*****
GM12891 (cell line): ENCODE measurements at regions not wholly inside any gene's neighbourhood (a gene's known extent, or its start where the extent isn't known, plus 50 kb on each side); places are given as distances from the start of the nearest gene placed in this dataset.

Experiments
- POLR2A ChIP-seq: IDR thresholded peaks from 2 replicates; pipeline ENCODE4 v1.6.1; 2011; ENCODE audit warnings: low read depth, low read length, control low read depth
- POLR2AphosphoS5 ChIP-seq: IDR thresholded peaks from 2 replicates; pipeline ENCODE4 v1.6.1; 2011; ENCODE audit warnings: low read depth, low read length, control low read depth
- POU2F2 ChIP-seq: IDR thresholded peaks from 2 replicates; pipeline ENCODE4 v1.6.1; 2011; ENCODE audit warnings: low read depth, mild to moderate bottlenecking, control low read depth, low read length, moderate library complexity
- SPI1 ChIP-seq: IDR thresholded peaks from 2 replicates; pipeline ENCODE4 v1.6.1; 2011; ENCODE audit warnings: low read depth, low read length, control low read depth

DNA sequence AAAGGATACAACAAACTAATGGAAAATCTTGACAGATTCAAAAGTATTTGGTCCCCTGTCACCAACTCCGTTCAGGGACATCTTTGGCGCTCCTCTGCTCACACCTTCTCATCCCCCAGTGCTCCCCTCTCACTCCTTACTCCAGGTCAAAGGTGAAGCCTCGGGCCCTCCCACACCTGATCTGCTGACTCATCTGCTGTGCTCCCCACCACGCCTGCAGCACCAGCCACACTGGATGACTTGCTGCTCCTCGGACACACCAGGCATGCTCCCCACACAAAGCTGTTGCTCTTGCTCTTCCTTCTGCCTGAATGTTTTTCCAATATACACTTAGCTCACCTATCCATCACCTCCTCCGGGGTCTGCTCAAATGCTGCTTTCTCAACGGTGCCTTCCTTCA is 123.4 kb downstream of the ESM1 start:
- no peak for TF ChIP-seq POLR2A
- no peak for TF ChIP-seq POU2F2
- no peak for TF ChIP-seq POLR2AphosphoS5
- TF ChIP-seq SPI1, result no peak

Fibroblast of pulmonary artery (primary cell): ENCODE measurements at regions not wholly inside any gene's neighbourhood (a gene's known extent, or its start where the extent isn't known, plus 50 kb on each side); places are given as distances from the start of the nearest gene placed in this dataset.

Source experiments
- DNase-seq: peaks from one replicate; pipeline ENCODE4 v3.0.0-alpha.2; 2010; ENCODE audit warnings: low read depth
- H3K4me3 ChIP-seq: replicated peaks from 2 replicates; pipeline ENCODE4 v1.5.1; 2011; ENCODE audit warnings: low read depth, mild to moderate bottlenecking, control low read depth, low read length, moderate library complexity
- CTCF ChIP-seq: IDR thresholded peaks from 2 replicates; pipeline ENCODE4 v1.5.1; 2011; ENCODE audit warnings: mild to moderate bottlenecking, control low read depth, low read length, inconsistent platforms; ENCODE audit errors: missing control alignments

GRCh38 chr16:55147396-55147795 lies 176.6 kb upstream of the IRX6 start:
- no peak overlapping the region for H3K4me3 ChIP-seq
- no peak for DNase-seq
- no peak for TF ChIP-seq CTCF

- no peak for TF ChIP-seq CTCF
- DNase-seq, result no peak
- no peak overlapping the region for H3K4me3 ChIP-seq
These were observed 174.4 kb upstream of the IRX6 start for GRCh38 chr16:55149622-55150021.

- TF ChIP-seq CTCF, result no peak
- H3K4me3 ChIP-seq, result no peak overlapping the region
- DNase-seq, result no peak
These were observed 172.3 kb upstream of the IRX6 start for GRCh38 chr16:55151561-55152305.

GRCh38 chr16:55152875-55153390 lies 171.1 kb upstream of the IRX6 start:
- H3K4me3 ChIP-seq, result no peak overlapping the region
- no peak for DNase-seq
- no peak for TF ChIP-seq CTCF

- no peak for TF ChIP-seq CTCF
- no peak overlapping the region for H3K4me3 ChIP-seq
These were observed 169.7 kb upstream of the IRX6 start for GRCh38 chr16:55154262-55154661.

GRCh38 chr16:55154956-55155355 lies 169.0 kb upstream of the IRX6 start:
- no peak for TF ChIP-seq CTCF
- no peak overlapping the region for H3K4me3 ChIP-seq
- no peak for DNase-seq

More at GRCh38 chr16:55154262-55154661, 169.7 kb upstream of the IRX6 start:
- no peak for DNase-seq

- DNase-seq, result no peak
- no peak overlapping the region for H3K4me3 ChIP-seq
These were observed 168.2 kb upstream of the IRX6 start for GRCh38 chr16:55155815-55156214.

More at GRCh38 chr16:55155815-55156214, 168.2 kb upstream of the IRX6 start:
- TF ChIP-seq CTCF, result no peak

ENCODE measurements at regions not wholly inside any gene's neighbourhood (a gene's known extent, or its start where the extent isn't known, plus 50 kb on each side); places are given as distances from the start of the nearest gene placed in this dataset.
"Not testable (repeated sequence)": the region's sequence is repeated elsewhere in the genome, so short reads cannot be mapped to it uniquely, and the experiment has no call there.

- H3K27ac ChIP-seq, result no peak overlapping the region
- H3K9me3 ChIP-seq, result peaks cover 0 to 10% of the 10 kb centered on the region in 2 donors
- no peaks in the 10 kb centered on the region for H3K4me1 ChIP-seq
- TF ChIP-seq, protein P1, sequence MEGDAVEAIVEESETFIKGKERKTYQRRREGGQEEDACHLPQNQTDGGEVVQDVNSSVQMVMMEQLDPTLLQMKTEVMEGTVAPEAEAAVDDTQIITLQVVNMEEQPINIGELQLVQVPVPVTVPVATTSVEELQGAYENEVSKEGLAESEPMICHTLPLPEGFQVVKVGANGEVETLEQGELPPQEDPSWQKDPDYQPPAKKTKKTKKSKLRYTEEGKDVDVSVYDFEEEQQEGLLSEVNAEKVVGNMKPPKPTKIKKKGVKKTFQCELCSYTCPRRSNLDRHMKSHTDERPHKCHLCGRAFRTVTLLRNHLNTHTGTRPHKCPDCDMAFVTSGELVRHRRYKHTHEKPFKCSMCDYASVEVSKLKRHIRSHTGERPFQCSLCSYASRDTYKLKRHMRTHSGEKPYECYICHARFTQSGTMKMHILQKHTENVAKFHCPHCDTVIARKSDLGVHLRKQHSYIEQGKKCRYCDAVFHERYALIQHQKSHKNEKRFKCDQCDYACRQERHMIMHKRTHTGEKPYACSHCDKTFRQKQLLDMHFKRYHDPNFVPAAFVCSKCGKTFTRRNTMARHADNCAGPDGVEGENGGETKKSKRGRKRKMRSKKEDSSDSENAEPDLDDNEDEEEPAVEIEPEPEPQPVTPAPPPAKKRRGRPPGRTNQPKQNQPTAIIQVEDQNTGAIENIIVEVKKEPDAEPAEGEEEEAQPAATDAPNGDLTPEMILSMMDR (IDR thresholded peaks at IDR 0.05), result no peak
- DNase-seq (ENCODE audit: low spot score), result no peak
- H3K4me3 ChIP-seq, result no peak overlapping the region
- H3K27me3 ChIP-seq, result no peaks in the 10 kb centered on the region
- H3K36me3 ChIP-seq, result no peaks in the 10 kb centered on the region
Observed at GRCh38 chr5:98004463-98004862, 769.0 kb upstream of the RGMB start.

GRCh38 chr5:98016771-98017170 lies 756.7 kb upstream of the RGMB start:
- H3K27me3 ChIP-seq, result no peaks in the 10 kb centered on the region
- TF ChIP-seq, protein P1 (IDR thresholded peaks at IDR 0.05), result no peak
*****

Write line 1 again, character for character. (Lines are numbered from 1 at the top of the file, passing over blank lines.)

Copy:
GM12891 (cell line): ENCODE measurements at regions not wholly inside any gene's neighbourhood (a gene's known extent, or its start where the extent isn't known, plus 50 kb on each side); places are given as distances from the start of the nearest gene placed in this dataset.